Thomas Ramey Watson

What if God Was One of Us

So the title song from the prize winning CBS television series Joan of Arcadia (2003-2005) begins. Taking seriously, and creatively,  the core belief that God becomes human in incarnational

theology, the series writers have God appearing in various human guises to a young woman, Joan, who promised God that she would do anything if he allo

wed her brother to survive a car wreck.

Paralyzed from the waist down, the young man survives, testing the family in ways they’ d never expecte


This, thank God, is a functional, rather than dysfunctional, family (what we usually see).  They communicate, even though it’s difficult when the issues are threatening.  They love one another and manage to keep the family intact, despite the tests that come at them from every angle.

Appearing as a young girl wearing bee antennae, an old lady with glasses, a transient, a teenage boy, and so on, God tests Joan by asking her to perform tasks that seem trivial, confusing, and even contradictory.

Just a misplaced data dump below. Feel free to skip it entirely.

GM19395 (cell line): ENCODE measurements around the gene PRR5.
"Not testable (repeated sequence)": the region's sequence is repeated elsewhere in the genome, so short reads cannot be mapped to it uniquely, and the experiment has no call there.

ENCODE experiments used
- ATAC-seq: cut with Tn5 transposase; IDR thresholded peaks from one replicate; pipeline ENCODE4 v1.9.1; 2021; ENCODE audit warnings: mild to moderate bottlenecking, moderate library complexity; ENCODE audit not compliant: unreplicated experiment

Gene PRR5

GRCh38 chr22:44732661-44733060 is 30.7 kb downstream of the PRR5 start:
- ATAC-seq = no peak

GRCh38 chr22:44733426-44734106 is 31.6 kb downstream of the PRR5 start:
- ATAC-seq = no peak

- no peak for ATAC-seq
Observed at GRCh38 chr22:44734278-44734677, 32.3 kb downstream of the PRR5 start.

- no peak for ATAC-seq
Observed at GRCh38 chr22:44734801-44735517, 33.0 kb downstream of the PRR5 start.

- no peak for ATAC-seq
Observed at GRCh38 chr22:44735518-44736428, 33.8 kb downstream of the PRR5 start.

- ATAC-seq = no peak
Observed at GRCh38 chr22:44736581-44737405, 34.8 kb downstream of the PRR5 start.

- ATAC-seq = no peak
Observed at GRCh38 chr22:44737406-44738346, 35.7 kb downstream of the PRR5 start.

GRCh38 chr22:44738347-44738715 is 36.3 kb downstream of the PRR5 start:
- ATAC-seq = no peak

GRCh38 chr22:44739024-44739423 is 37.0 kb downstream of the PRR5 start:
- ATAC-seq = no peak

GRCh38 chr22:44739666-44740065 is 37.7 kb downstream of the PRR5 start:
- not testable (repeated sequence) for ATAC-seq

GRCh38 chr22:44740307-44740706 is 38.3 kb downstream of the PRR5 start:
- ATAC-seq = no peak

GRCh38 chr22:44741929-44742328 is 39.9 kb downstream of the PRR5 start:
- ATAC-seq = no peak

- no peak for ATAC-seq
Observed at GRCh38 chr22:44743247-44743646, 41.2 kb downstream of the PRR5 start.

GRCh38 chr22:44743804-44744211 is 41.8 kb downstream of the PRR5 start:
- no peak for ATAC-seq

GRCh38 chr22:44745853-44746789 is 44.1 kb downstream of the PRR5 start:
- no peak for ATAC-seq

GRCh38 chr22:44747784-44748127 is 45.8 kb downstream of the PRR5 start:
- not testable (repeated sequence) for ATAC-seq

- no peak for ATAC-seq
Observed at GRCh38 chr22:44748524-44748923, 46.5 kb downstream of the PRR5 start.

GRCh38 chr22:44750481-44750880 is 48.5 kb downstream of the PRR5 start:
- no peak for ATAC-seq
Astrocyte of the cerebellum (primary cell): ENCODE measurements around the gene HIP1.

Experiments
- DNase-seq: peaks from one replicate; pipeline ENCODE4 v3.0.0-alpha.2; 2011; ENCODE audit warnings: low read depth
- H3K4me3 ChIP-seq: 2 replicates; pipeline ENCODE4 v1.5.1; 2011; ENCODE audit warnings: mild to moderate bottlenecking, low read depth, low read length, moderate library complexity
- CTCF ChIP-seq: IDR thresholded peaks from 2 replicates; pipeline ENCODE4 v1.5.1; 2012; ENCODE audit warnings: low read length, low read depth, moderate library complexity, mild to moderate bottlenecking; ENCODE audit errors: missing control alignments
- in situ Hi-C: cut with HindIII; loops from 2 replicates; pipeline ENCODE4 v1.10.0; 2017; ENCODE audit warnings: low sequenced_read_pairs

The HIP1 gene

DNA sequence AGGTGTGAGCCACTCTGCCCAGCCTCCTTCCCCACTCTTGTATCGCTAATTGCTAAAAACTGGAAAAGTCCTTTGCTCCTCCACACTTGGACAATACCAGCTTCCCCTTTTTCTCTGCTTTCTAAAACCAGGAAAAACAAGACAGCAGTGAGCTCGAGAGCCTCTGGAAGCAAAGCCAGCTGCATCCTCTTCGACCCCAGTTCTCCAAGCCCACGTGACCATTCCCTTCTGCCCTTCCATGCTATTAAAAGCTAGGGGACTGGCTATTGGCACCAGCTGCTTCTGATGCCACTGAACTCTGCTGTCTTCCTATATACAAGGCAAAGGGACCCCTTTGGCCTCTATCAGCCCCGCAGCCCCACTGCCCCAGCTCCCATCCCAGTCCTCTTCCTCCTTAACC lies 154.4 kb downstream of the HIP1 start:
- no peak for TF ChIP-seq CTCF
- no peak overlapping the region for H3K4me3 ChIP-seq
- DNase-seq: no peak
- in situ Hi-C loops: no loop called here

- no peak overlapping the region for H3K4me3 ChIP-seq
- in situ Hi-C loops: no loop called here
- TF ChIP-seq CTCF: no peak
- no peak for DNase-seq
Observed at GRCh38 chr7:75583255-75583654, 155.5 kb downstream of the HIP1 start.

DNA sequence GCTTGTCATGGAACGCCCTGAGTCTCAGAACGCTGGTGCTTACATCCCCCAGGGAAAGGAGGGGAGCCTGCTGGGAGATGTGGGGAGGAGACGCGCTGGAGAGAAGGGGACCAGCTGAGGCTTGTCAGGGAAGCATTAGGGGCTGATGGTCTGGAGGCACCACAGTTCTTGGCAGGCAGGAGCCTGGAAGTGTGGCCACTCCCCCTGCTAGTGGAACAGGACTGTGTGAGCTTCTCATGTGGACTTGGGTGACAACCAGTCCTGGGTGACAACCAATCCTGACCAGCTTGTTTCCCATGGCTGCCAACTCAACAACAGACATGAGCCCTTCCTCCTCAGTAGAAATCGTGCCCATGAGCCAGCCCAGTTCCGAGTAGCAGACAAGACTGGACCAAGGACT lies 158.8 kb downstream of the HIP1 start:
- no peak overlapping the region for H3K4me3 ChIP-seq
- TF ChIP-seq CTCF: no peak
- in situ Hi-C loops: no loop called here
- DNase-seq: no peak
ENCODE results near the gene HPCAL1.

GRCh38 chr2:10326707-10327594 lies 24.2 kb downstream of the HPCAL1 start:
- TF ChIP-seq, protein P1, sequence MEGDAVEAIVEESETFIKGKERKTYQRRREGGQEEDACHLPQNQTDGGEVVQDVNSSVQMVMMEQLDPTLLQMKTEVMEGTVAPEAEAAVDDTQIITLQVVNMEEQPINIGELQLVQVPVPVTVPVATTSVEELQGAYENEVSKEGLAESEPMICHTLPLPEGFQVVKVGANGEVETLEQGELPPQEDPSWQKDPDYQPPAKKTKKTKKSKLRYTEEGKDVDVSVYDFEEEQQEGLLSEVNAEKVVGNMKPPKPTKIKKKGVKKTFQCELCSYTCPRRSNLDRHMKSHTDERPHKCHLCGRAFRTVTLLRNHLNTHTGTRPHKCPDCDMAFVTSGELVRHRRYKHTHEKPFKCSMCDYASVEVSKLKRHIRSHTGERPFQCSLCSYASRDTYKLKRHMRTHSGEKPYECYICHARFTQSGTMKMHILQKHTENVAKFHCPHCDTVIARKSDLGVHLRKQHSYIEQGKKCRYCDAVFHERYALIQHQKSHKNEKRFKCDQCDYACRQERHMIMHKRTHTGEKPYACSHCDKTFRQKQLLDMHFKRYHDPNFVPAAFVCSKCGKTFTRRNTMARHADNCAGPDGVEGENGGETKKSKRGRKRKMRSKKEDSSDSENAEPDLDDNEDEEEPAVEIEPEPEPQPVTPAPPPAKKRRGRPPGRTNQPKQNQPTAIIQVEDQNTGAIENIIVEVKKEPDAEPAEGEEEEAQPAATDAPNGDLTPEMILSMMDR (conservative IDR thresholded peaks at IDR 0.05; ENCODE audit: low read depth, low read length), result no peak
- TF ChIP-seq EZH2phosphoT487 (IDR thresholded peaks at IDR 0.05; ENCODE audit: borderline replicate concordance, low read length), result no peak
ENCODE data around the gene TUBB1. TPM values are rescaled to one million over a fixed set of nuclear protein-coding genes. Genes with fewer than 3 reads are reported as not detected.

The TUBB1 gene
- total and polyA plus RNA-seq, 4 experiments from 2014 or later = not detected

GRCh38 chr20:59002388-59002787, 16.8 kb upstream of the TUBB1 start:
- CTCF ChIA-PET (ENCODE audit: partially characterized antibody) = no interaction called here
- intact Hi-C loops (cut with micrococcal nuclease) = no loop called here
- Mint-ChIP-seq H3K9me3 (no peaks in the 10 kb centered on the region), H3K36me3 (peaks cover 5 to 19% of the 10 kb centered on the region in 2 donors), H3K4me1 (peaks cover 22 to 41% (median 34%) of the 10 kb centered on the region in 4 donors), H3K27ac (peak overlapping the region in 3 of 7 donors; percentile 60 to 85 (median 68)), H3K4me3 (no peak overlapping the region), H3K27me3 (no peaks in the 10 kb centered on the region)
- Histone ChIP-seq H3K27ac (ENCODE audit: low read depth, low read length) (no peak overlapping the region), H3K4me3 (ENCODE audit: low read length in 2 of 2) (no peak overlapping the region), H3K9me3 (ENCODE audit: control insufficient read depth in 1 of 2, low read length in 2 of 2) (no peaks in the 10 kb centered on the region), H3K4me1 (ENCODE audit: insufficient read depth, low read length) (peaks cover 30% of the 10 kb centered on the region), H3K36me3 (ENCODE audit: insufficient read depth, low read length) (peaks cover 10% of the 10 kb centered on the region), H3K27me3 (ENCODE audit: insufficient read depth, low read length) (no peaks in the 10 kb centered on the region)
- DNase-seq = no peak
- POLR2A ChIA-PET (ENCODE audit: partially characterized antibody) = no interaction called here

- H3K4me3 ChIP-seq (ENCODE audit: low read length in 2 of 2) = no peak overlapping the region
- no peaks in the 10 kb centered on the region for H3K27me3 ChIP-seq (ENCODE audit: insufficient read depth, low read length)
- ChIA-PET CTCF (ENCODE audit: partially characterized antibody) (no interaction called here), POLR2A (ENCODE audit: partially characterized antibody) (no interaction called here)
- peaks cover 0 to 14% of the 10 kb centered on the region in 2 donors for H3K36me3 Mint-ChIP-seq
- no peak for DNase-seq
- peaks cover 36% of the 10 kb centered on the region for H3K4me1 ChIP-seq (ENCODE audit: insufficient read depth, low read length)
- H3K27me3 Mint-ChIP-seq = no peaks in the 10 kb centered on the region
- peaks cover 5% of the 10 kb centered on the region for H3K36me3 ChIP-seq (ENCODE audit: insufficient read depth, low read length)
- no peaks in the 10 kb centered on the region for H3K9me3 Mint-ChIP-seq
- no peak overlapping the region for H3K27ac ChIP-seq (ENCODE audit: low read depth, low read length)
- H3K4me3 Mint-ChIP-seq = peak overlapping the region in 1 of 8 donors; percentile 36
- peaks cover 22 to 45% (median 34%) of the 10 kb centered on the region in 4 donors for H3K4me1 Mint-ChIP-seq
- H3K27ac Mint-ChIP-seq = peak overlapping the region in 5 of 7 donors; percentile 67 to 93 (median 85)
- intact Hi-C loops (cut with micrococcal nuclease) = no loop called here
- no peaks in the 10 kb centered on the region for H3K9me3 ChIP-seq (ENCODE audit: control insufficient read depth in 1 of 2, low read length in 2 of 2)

However, they always end up improving the larger situation, for the repercussions of our actions and

our lives are manifold.

If we fail to reach out and take risks, we won’t make the connections that benefit us all.

Syfy channel has been re-running this series lately, so that’s how I was reminded.  I wish it hadn’t ended because there was so much more they could have been done with it.  If we pay attention, God–or God’s messengers, if you prefer–do come to us, calling us to do good and be hopeful.  The positive message about the necessity of sticking together first as a family, and then as the larger family of those around us, is especially vital in troubled times like ours.  We will survive–and thrive–if we keep this in mind at all times, especially when

we are being tested.

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